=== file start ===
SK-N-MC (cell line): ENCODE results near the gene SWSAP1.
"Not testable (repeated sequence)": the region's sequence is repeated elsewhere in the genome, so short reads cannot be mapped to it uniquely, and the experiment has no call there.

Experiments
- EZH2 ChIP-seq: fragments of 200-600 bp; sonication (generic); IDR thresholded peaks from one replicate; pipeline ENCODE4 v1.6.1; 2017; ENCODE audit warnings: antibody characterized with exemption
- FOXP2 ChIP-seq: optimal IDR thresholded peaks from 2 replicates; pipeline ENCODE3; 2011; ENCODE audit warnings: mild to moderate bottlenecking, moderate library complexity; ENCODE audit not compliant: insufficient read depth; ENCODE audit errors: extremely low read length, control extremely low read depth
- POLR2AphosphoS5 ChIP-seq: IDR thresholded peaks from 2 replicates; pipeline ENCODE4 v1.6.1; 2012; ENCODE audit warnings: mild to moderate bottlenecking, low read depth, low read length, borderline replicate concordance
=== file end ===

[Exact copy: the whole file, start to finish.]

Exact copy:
SK-N-MC (cell line): ENCODE results near the gene SWSAP1.
"Not testable (repeated sequence)": the region's sequence is repeated elsewhere in the genome, so short reads cannot be mapped to it uniquely, and the experiment has no call there.

Experiments
- EZH2 ChIP-seq: fragments of 200-600 bp; sonication (generic); IDR thresholded peaks from one replicate; pipeline ENCODE4 v1.6.1; 2017; ENCODE audit warnings: antibody characterized with exemption
- FOXP2 ChIP-seq: optimal IDR thresholded peaks from 2 replicates; pipeline ENCODE3; 2011; ENCODE audit warnings: mild to moderate bottlenecking, moderate library complexity; ENCODE audit not compliant: insufficient read depth; ENCODE audit errors: extremely low read length, control extremely low read depth
- POLR2AphosphoS5 ChIP-seq: IDR thresholded peaks from 2 replicates; pipeline ENCODE4 v1.6.1; 2012; ENCODE audit warnings: mild to moderate bottlenecking, low read depth, low read length, borderline replicate concordance